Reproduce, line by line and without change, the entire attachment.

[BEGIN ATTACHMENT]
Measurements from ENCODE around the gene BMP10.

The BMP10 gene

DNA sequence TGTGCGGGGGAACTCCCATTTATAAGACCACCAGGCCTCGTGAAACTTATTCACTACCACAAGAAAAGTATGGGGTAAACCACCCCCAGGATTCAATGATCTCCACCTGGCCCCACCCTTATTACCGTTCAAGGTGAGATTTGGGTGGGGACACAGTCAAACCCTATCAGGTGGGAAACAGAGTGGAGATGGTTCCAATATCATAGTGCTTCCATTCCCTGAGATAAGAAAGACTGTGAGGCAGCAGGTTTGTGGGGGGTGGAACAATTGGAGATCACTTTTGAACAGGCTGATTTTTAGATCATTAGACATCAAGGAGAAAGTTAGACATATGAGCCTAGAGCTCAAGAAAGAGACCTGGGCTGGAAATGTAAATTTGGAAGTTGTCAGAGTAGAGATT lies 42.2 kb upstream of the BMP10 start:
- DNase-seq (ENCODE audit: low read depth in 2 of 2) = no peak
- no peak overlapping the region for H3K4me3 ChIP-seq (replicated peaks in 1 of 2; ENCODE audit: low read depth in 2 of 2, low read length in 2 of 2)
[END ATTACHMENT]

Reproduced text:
Measurements from ENCODE around the gene BMP10.

The BMP10 gene

DNA sequence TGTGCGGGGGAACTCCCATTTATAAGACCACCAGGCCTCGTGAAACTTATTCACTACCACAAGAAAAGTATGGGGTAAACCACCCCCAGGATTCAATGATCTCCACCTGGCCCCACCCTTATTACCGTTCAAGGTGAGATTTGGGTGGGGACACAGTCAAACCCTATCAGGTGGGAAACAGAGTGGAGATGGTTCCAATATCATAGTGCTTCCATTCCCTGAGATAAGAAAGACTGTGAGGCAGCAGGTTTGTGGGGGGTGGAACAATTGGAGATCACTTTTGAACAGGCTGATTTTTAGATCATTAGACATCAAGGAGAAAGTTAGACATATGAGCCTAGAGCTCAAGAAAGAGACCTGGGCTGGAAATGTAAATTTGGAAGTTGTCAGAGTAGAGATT lies 42.2 kb upstream of the BMP10 start:
- DNase-seq (ENCODE audit: low read depth in 2 of 2) = no peak
- no peak overlapping the region for H3K4me3 ChIP-seq (replicated peaks in 1 of 2; ENCODE audit: low read depth in 2 of 2, low read length in 2 of 2)